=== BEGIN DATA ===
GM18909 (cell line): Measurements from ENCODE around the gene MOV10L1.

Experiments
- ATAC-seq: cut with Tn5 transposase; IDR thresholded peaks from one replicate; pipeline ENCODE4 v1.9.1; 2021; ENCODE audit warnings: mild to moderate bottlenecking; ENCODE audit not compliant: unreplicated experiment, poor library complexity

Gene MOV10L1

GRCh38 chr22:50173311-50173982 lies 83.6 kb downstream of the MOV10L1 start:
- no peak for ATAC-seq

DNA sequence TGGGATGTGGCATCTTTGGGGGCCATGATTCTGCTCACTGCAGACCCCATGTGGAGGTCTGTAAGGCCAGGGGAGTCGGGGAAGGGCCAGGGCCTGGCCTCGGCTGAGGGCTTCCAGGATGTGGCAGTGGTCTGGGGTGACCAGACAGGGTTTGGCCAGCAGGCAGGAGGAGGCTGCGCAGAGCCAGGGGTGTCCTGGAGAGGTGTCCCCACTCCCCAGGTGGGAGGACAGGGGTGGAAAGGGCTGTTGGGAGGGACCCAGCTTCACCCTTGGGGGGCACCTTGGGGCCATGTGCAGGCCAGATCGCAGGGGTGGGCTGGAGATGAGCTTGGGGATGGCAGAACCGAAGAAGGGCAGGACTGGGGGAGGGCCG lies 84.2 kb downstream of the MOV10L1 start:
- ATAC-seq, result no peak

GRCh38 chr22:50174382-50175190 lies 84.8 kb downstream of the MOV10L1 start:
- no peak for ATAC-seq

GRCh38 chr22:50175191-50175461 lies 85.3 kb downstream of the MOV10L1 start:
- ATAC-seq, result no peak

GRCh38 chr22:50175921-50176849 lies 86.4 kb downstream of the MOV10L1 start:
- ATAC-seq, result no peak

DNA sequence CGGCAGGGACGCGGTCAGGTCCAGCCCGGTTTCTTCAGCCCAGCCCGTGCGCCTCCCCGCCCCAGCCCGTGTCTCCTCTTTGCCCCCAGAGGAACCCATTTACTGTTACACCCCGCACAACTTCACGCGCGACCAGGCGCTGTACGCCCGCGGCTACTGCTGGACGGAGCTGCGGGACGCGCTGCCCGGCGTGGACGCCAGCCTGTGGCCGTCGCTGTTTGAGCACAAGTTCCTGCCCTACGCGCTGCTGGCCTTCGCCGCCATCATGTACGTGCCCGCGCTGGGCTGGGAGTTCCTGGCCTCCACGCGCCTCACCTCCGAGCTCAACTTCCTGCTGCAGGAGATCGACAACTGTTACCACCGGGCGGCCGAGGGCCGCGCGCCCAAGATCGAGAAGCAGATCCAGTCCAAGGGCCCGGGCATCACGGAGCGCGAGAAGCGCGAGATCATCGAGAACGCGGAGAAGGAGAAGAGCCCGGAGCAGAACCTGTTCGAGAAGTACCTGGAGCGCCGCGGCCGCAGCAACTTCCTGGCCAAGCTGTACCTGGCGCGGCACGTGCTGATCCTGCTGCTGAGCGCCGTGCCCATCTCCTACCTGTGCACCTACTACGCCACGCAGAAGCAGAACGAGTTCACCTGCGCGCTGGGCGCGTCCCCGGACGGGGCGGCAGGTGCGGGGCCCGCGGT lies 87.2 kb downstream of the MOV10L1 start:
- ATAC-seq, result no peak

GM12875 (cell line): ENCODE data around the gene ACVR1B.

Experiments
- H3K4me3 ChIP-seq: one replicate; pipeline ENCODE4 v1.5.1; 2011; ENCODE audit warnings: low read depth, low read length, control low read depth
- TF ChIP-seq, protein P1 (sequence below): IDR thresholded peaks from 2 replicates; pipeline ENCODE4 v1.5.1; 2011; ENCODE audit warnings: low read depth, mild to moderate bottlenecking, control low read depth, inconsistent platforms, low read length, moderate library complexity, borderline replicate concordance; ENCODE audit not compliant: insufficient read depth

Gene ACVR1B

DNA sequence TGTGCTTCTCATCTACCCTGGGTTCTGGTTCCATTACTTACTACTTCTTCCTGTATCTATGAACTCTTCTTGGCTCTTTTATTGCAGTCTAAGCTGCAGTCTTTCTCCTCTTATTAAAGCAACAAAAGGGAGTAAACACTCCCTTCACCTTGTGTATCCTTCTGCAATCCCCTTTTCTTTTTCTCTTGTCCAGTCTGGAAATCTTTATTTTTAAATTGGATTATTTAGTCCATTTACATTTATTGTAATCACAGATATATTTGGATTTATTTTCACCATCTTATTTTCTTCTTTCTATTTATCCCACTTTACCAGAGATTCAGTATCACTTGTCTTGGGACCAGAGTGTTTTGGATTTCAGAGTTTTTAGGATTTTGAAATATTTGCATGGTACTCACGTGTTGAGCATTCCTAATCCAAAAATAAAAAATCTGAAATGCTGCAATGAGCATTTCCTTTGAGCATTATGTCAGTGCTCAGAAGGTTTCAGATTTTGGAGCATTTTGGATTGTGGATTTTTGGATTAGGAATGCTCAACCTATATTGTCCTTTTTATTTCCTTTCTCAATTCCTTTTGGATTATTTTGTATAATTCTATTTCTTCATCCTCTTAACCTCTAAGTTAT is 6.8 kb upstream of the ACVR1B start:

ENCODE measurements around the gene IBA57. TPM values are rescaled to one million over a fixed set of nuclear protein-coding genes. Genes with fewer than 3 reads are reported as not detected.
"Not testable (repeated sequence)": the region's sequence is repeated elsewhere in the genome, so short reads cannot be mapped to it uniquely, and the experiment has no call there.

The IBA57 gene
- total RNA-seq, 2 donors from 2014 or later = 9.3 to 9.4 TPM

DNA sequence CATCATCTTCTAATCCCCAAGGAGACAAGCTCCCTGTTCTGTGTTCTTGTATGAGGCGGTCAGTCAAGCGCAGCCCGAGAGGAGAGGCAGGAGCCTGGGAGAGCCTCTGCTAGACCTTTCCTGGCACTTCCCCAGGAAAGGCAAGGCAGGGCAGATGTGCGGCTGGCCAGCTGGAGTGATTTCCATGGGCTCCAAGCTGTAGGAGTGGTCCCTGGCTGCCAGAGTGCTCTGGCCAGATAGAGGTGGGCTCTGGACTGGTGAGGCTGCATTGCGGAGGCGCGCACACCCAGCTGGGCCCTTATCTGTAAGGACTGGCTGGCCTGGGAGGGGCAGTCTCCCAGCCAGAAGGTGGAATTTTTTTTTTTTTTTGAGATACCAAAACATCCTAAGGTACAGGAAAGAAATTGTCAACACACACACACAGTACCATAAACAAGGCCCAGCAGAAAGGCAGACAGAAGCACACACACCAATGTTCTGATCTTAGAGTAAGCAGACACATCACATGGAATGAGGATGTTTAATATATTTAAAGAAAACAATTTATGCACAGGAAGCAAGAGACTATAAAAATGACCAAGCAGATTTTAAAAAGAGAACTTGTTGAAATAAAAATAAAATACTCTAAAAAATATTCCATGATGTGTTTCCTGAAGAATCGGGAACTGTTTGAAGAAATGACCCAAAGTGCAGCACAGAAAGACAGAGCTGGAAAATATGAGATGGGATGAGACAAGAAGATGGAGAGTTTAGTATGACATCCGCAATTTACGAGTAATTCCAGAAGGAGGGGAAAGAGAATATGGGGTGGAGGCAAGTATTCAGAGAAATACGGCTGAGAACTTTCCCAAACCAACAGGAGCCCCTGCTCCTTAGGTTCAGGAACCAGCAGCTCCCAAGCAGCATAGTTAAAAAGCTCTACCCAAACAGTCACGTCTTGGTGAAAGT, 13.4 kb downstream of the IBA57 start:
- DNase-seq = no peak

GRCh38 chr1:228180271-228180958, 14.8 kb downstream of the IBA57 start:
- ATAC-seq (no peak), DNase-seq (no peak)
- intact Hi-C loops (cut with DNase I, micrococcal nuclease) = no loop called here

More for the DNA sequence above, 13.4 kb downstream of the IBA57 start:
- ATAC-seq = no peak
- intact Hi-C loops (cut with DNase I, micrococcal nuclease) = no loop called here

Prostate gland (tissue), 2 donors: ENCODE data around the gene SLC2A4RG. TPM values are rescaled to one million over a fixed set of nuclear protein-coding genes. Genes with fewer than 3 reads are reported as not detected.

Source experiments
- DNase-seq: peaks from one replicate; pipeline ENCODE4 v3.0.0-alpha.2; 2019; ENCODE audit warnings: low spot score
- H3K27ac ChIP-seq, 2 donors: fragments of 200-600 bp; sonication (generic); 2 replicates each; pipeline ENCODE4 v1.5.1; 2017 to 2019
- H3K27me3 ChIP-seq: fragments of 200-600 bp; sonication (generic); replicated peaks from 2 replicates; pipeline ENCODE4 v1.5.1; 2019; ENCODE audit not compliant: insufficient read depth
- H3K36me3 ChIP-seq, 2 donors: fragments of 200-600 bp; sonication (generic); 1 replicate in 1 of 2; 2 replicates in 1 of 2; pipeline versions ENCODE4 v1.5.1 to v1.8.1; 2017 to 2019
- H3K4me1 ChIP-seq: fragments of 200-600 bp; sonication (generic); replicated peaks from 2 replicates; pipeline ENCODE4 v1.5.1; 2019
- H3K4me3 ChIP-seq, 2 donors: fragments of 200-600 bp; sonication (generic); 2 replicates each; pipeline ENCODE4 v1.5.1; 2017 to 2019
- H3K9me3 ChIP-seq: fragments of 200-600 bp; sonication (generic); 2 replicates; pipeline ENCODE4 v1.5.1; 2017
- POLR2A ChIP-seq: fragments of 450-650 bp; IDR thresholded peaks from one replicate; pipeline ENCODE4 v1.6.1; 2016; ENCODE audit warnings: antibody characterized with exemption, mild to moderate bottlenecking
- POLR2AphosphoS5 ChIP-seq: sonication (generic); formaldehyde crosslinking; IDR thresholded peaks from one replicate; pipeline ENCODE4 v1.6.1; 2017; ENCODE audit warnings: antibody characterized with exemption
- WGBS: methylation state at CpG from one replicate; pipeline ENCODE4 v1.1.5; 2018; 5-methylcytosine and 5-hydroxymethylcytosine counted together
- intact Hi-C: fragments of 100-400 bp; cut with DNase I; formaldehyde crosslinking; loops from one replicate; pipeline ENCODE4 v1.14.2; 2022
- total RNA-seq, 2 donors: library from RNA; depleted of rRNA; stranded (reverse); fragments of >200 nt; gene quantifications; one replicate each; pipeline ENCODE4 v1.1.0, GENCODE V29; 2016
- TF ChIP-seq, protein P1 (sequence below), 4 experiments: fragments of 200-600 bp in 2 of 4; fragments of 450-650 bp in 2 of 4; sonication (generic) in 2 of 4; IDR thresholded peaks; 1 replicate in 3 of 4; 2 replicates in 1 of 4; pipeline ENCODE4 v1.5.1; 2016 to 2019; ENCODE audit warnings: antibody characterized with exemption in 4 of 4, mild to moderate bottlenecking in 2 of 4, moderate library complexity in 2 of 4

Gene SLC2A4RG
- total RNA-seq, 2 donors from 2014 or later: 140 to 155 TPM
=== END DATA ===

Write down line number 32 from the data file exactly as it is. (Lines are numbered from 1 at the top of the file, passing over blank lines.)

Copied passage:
More for the DNA sequence above, 13.4 kb downstream of the IBA57 start: